The number of North Korean defectors successfully completing escapes to South Korea has fallen by 12.7 percent in the first eight months of the year.
In a report, South Korea’s Ministry of Unification said 780 people managed to reach safety in the South between January and August, but that figure was a significant decline on the same period one year previously as Pyongyang has stepped up its efforts to halt defections.
China has also increased security along its border with the North, Yonhap news reported, and is increasingly repatriating defectors who manage to get into China.
Rights groups believe that China detained at least 41 refugees in July and August and, despite requests from Seoul that they be permitted to travel on to South Korea, they are expected to be repatriated.
Human rights groups say that North Koreans who are sent back are invariably punished by imprisonment in labour camps or prisons for political offences, both of which “have long been documented to be facilities where torture, starvation and inadequate medical care are endemic”, according to the Human Rights Watch NGO.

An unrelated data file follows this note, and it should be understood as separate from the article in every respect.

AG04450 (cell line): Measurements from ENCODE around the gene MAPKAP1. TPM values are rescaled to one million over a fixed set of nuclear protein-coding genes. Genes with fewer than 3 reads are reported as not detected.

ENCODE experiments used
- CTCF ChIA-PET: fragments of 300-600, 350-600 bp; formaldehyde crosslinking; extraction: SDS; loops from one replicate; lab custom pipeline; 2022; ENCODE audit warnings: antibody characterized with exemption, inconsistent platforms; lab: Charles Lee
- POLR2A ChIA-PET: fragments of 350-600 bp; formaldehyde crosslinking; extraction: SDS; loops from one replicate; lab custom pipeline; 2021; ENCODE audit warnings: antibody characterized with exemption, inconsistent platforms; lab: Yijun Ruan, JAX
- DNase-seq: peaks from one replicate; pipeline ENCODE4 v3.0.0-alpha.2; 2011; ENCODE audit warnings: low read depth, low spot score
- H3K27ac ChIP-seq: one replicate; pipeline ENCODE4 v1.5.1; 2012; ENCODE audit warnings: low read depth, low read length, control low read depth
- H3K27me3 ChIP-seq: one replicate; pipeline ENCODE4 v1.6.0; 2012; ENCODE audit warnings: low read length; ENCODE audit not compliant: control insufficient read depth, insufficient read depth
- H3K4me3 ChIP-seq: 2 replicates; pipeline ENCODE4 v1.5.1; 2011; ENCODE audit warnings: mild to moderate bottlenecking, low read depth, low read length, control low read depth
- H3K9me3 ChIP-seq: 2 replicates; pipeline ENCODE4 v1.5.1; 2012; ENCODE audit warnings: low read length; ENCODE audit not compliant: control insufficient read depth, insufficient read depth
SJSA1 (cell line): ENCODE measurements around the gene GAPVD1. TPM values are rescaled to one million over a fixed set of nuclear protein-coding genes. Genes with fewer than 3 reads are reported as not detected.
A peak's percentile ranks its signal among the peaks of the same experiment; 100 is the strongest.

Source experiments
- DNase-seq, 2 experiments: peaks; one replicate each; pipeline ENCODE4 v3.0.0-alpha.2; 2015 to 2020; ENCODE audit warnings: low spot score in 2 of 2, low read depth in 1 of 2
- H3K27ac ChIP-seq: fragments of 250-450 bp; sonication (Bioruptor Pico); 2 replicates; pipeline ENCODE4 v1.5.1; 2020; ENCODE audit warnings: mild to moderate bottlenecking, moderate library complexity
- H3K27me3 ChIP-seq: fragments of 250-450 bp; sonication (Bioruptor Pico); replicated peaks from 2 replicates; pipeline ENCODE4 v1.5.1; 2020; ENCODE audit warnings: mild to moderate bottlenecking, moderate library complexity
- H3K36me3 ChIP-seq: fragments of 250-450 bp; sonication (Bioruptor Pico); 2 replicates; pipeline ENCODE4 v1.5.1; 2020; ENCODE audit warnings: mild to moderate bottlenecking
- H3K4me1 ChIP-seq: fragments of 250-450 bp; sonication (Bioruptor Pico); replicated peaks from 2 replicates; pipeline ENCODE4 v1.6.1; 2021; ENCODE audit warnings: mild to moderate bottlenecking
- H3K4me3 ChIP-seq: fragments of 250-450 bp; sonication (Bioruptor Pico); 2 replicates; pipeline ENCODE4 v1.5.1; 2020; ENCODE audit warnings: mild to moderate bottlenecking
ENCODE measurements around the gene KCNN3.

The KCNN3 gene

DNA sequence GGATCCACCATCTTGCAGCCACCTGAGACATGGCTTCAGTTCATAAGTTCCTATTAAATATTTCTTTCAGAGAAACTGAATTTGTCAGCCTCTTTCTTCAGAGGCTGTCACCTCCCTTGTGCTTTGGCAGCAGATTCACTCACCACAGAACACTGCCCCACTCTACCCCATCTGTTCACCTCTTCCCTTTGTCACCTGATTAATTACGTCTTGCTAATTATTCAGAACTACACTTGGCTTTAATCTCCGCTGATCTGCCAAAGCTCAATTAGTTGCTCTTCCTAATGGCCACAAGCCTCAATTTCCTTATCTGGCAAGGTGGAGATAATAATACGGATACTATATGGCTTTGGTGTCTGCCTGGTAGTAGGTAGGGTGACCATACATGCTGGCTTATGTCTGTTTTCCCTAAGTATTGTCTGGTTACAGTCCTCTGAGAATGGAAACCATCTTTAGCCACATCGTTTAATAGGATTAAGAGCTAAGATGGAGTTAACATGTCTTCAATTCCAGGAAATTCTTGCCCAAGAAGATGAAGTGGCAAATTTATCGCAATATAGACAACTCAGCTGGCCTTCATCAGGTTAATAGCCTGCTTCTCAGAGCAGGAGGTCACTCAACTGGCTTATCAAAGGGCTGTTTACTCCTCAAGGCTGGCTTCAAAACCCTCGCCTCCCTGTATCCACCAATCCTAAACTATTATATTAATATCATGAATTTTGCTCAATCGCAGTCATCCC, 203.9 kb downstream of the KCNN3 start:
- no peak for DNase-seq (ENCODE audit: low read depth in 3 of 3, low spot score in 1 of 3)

Of those who were able to reach South Korea, nearly 57 percent were farmers or manual workers.
Significantly, the report adds, there has been an increase in the number of defectors from the relatively privileged classes in North Korean society, such as government officials.
There are also reports of families fleeing the reclusive republic for their children’s education. Analysts also believe that the number of people braving the landmines, tripwires and machine guns that are trained aross the Demilitarised Zone in a bid for freedom is indicative of growing despair in the North.
In June alone, no fewer than three North Korean solidiers negotiated the DMZ and handed themselves in to their South Korean counterparts. In the same month, seven civilians were rescued from rickety boats after making the crossing to the South.
Quoting a security official in Seoul, South Korean media said the surge in defections across the world’s most heavily fortified border is “unprecedented” and that the risks they are taking indicate growing levels of discontent – or desperation – within North Korea.